Star Trek IV: The Voyage Home (1986) Review

Star Trek IV: The Voyage Home (1986) Director: Leonard Nimoy

“It’s a miracle these people ever got out of the twentieth century”

Rating: 5 out of 5.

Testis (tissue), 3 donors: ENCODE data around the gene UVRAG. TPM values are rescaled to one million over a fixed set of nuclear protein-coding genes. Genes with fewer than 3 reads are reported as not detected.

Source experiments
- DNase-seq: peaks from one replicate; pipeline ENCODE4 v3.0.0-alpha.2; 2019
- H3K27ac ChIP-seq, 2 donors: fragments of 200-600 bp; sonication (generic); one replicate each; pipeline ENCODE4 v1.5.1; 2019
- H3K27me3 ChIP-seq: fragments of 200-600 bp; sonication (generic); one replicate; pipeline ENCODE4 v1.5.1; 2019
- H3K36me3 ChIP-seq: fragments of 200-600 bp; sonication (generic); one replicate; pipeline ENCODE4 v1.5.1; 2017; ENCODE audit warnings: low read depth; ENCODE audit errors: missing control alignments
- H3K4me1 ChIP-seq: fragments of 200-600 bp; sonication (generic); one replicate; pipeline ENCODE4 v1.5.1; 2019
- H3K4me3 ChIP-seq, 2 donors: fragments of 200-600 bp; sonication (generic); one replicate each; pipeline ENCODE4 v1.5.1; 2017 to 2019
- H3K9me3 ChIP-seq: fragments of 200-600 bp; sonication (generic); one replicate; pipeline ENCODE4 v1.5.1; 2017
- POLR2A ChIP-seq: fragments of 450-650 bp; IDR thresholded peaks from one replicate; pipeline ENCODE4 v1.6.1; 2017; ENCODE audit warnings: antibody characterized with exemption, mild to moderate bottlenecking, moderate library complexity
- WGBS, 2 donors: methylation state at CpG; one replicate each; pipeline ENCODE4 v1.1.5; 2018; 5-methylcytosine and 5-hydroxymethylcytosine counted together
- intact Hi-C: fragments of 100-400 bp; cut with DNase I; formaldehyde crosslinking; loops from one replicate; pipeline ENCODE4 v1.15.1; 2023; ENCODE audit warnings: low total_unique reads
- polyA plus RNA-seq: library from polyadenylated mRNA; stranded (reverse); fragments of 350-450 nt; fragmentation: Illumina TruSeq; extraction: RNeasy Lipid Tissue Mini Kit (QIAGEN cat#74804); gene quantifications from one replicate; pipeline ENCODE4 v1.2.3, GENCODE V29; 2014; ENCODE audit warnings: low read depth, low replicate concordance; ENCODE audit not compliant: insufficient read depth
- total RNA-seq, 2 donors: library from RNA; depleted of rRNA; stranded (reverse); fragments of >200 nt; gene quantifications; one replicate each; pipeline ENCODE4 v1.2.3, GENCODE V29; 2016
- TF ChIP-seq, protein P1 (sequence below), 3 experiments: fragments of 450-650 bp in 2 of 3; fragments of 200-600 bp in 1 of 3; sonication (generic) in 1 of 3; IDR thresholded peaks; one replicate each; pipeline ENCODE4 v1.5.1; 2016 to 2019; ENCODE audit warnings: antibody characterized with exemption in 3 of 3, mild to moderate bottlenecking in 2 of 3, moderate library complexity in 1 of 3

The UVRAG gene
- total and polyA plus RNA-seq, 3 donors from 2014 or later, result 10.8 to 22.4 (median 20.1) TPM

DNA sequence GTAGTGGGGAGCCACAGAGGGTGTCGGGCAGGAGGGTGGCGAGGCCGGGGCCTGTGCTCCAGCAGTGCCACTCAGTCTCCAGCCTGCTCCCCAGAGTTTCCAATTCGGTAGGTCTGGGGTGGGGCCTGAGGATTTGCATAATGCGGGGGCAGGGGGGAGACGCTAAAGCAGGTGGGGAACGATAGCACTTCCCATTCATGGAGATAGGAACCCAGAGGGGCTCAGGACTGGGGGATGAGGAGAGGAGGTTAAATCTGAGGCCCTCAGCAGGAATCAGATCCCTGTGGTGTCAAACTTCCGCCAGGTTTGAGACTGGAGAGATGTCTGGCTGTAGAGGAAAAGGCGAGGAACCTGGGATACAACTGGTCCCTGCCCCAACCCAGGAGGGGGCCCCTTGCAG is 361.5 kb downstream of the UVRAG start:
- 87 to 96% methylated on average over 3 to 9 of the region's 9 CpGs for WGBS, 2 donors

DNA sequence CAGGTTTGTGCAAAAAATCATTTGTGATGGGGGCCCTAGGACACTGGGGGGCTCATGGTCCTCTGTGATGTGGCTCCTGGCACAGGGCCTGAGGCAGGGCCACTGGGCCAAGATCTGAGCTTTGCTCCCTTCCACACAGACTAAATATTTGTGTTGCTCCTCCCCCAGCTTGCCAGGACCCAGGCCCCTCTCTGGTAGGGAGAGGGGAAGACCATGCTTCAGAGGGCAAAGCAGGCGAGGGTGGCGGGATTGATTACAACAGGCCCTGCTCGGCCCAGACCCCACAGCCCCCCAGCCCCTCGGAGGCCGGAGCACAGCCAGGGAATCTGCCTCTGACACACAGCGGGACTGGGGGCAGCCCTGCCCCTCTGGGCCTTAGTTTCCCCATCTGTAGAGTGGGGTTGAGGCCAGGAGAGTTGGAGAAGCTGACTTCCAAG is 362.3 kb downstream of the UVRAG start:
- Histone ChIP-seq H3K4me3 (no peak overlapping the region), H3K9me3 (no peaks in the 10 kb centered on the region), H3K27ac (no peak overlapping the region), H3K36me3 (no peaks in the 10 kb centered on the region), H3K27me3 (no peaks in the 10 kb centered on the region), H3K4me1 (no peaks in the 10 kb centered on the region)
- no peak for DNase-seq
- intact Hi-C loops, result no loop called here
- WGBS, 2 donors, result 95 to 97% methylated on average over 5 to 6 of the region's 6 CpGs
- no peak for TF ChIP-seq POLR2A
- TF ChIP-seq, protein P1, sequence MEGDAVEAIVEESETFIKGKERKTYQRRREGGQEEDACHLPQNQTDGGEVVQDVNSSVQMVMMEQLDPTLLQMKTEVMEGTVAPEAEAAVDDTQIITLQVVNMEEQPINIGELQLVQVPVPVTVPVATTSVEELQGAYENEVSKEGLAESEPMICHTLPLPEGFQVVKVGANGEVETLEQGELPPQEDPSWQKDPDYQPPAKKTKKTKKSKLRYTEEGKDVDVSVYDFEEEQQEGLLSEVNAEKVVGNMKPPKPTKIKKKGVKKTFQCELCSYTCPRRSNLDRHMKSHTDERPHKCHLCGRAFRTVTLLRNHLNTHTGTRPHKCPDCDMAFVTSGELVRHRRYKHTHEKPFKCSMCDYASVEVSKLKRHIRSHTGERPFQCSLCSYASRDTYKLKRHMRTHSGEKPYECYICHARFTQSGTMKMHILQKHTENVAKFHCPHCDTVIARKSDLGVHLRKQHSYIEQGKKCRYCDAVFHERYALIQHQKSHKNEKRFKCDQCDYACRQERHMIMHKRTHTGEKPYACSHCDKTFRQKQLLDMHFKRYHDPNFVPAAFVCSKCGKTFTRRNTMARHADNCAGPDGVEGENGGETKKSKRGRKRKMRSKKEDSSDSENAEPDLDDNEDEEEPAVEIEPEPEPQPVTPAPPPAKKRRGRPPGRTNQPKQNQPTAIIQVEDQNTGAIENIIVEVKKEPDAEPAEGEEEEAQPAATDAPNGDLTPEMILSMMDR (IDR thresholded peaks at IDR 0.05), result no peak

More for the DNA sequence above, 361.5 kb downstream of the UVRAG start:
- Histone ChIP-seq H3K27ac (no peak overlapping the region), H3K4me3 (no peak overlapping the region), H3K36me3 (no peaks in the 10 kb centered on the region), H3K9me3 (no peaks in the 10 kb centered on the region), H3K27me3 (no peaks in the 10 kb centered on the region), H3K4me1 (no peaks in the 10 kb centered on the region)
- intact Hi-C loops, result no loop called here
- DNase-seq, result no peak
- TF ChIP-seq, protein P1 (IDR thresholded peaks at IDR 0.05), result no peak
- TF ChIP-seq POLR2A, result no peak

Once again directed by Leonard Nimoy, the fourth Star Trek film was dedicated to the exploded Challenger space shuttle. The film was almost entirely scrapped thanks to William Shatner declining to reprise his role as Captain Kirk. However, his qualms were eventually settled with a pay raise that was explicitly designed not to be subordinate to Leonard Nimoy’s compensation. These types of petty squabbles were in part the inspiration behind launching a new Star Trek television series which aired the following year: Star Trek The Next Generation –an effort to revitalize the series with the introduction of new characters and situations. The fourth Star Trek movie concludes a narrative trilogy that began with Star Trek II: The Wrath of Khan (1982), and it was the second Trek film to be directed by Leonard Nimoy (naturally, Shatner expressed interest in directing a subsequent fifth Star Trek movie). There are quite a few quotable lines in this film and it uniquely relies on situational humor far more than the other films. In this way, The Voyage Home demonstrates the narrative versatility of Star Trek the “save the whales” message is delightfully silly for a Star Trek movie.